"You might think it's OK that the campaign chairman of a presidential campaign would offer information about that campaign to a Russian oligarch in exchange for money or debt forgiveness. You might think that's OK, I don't.
"You might think it's OK that that campaign chairman offered polling data to someone linked to Russian intelligence. I don't think that's OK.
"You might think it's OK that the president himself called on Russia to hack his opponent's emails, if they were listening. You might think it's OK that later that day, in fact, the Russians attempted to hack a server affiliated with that campaign. I don't think that's OK.
"You might think it's OK that the president's son-in-law sought to establish a secret back channel of communication with the Russians through a Russian diplomatic facility. I don't think that's OK.
"You might think it's OK that an associate of the president made direct contact with the GRU through Guccifer 2.0 and WikiLeaks, that is considered a hostile intelligence agency. You might think it's OK that a senior campaign official was instructed to reach that associate and find out what that hostile intelligence agency had to say in terms of dirt on his opponent.
"You might think it's OK that the national security adviser designate secretly conferred with the Russian ambassador about undermining U.S. sanctions, and you might think it's OK that he lied about it to the FBI.
"You might say that's all OK, that's just what you need to do to win. But I don't think it's OK. I don't think it's OK. I think it's immoral, I think it's unethical, I think it's unpatriotic and, yes, I think it's corrupt -- and evidence of collusion."
"Now I have always said that the question of whether this amounts to proof of conspiracy was another matter. Whether the special counsel could prove beyond a reasonable doubt the proof of that crime would be up to the special counsel, and I would accept his decision, and I do. He's a good and honorable man, and he is a good prosecutor.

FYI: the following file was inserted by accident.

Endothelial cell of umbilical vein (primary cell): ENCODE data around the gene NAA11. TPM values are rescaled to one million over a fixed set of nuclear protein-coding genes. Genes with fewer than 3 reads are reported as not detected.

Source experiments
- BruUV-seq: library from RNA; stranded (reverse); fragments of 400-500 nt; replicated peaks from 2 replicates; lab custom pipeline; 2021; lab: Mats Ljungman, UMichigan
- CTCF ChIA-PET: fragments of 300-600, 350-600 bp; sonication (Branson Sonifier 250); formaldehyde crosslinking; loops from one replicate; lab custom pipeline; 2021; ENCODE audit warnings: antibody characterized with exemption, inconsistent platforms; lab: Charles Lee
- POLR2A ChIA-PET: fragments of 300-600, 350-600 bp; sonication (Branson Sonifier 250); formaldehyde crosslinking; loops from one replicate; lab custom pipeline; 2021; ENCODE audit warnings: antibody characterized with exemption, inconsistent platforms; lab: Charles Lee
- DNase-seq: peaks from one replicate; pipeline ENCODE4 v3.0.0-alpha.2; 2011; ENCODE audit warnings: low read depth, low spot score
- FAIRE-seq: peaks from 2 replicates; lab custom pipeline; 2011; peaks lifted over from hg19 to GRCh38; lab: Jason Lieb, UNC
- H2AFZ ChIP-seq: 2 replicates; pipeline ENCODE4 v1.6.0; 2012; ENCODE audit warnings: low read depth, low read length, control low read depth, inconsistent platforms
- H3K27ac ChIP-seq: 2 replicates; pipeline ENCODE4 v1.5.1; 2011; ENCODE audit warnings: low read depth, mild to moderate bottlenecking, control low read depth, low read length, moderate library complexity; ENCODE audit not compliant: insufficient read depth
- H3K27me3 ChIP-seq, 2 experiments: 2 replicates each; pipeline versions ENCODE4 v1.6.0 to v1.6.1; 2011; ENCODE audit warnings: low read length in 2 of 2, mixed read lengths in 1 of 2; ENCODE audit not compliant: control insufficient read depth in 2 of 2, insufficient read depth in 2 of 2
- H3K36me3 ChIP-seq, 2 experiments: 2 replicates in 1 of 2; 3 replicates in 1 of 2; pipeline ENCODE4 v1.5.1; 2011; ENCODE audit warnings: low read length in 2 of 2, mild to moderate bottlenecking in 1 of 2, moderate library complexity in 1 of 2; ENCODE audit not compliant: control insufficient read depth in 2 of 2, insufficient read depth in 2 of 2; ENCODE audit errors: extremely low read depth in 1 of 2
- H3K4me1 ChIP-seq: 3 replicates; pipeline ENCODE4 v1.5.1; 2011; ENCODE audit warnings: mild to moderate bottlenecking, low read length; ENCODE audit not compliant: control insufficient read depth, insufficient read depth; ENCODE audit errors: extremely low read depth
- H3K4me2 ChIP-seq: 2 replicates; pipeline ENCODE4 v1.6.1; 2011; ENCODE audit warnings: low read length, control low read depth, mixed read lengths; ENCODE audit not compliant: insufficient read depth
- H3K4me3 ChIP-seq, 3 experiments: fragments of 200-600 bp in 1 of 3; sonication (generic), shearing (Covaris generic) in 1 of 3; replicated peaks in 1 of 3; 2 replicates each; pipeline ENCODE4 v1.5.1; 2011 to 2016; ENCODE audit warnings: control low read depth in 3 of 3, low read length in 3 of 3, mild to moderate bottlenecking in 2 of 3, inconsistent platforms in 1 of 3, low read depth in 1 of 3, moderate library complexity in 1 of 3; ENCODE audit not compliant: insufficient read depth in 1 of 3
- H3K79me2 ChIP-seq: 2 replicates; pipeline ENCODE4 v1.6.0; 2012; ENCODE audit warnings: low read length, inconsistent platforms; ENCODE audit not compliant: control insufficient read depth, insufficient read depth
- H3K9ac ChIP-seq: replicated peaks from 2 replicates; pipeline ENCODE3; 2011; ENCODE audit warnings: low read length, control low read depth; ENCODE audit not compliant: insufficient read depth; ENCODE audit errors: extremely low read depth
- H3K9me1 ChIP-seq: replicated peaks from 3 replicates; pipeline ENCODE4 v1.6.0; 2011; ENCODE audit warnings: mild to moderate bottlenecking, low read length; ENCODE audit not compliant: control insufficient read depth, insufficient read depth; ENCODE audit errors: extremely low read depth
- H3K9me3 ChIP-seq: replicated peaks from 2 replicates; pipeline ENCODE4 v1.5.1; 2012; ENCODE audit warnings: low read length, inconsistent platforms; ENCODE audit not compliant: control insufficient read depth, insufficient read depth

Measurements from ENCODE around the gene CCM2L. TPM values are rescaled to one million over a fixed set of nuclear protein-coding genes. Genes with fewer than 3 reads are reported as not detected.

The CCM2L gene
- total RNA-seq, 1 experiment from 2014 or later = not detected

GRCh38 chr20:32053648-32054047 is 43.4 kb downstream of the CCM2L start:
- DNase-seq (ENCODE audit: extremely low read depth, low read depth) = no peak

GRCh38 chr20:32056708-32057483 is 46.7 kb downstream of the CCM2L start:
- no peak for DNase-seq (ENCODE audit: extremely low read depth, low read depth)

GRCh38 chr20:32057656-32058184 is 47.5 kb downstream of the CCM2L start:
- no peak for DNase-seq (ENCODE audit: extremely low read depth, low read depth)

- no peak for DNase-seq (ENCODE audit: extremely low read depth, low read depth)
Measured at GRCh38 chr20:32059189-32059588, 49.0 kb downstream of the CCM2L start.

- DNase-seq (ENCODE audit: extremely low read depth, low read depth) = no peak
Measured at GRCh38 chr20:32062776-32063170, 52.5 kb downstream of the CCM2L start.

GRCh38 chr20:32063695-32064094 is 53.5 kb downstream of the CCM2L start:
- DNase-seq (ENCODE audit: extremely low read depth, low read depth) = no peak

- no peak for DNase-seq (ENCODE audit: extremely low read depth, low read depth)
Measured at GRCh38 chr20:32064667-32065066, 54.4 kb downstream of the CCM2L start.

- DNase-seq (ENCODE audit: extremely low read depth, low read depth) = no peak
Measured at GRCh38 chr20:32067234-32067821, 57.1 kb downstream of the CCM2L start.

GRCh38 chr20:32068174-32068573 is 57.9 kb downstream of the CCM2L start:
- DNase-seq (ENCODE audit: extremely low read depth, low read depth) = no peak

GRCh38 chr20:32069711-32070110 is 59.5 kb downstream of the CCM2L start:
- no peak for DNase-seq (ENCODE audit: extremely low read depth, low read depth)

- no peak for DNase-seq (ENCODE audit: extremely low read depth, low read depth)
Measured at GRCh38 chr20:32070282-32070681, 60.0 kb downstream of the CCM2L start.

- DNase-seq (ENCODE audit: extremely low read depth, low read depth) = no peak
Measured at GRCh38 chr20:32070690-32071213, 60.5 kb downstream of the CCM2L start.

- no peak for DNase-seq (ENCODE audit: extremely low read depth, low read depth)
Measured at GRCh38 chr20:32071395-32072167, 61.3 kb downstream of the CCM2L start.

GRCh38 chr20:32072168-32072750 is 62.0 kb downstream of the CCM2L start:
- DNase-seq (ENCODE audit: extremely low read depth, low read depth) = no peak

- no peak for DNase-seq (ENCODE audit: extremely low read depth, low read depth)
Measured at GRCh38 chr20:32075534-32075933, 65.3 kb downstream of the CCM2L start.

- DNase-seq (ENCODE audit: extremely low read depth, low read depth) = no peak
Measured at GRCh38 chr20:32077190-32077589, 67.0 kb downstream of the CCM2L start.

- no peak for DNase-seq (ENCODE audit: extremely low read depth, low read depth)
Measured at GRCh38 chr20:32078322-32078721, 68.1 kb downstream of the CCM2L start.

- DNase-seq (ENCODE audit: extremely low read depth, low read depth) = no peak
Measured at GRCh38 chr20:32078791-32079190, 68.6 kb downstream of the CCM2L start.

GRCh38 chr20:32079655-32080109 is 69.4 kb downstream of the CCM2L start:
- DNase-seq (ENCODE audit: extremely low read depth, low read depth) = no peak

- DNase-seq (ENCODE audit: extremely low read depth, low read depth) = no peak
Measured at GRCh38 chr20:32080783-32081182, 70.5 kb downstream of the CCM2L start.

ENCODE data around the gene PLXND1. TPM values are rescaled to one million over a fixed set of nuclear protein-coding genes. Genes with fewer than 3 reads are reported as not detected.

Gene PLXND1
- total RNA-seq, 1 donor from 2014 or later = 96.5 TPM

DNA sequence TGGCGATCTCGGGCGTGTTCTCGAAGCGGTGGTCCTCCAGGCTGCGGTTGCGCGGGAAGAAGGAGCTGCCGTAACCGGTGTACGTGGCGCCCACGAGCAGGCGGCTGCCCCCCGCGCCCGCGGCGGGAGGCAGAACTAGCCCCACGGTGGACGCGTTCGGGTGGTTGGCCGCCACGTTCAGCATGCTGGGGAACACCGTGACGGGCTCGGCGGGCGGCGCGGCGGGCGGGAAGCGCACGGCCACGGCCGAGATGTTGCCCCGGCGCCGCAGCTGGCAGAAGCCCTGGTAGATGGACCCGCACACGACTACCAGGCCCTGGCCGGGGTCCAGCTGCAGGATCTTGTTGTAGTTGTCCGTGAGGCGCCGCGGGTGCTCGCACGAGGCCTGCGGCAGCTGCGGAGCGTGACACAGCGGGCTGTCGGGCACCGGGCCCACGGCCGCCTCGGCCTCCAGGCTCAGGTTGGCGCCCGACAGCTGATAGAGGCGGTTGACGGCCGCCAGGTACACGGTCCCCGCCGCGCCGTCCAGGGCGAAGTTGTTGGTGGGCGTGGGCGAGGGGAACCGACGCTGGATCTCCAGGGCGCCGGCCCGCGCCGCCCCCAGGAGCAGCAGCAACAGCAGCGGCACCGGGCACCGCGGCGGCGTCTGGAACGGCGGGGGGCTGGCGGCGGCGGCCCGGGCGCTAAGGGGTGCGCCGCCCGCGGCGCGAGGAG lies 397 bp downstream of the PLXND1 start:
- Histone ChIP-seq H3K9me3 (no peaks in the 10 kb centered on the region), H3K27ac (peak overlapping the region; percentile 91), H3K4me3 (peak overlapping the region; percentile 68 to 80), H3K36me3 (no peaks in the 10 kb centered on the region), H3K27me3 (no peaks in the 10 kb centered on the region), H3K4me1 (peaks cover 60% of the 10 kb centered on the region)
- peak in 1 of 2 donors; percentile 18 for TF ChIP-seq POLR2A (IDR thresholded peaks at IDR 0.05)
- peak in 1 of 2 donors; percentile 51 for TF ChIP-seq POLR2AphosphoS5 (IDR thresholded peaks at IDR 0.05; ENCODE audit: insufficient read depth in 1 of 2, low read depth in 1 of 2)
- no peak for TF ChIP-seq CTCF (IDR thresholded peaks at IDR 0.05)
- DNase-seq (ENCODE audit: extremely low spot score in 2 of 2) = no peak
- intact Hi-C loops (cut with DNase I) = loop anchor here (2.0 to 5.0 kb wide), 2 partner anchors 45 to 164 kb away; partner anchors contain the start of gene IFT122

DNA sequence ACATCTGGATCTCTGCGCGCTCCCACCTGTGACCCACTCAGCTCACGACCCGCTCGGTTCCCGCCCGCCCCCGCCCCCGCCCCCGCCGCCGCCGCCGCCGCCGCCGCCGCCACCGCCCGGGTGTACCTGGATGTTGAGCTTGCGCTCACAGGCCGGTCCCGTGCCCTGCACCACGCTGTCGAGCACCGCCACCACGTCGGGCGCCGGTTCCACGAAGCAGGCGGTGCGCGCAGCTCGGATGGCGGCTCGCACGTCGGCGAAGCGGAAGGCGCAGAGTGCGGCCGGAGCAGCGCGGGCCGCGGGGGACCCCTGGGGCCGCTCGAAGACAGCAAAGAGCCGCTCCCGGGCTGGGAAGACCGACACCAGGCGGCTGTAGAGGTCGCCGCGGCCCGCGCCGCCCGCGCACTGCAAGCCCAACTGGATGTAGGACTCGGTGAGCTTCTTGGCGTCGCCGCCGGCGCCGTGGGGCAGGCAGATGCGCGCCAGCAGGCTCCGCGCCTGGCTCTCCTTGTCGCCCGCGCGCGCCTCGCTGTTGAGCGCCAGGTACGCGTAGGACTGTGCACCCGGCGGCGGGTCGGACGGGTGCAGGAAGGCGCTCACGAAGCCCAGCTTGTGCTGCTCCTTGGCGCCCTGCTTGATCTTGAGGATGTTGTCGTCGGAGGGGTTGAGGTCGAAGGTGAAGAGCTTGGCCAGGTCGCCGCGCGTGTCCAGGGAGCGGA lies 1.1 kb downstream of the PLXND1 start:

"But I do not think that conduct, criminal or not, is OK. And the day we do think that's OK is the day we will look back and say that is the day that America lost its way."
"And I will tell you one more thing that is apropos of the hearing today: I don't think it's OK that during a presidential campaign Mr. Trump sought the Kremlin's help to consummate a real estate deal in Moscow that would make him a fortune -- according to the special counsel, hundreds of millions of dollars. I don't think it's OK to conceal it from the public. I don't think it's OK that he advocated a new and more favorable policy towards the Russians even as he was seeking the Russians' help, the Kremlin's help to make money. I don't think it's OK that his attorney lied to our committee. There is a different word for that than collusion, and it's called 'compromise.'
"And that is the subject of our hearing today."
Each of the factual points the chairman raised are supported by evidence, and as best as I can tell, none of the factual assertions have been contested by Trump, any of his allies, or the contents of Attorney General Bill Barr's memo.
In theory, this should represent the end of the Republican tantrum over Adam Schiff.